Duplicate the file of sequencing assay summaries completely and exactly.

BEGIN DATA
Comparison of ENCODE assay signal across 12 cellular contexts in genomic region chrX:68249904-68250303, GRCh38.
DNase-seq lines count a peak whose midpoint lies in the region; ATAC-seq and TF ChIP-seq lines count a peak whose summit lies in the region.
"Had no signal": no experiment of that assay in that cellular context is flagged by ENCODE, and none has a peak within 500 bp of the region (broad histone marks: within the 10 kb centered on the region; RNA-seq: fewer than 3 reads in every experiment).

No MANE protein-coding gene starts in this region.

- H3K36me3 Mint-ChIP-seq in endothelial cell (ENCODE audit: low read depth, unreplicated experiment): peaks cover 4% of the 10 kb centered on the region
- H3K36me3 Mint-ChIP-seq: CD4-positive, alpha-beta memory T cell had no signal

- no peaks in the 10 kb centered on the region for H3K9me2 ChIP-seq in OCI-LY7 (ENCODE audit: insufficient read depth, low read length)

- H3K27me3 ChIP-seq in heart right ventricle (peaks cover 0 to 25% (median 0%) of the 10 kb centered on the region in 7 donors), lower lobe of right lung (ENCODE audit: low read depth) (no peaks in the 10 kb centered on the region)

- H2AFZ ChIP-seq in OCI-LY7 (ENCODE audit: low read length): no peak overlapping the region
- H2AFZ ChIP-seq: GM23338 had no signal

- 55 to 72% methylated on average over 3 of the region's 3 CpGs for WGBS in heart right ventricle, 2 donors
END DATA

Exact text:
Comparison of ENCODE assay signal across 12 cellular contexts in genomic region chrX:68249904-68250303, GRCh38.
DNase-seq lines count a peak whose midpoint lies in the region; ATAC-seq and TF ChIP-seq lines count a peak whose summit lies in the region.
"Had no signal": no experiment of that assay in that cellular context is flagged by ENCODE, and none has a peak within 500 bp of the region (broad histone marks: within the 10 kb centered on the region; RNA-seq: fewer than 3 reads in every experiment).

No MANE protein-coding gene starts in this region.

- H3K36me3 Mint-ChIP-seq in endothelial cell (ENCODE audit: low read depth, unreplicated experiment): peaks cover 4% of the 10 kb centered on the region
- H3K36me3 Mint-ChIP-seq: CD4-positive, alpha-beta memory T cell had no signal

- no peaks in the 10 kb centered on the region for H3K9me2 ChIP-seq in OCI-LY7 (ENCODE audit: insufficient read depth, low read length)

- H3K27me3 ChIP-seq in heart right ventricle (peaks cover 0 to 25% (median 0%) of the 10 kb centered on the region in 7 donors), lower lobe of right lung (ENCODE audit: low read depth) (no peaks in the 10 kb centered on the region)

- H2AFZ ChIP-seq in OCI-LY7 (ENCODE audit: low read length): no peak overlapping the region
- H2AFZ ChIP-seq: GM23338 had no signal

- 55 to 72% methylated on average over 3 of the region's 3 CpGs for WGBS in heart right ventricle, 2 donors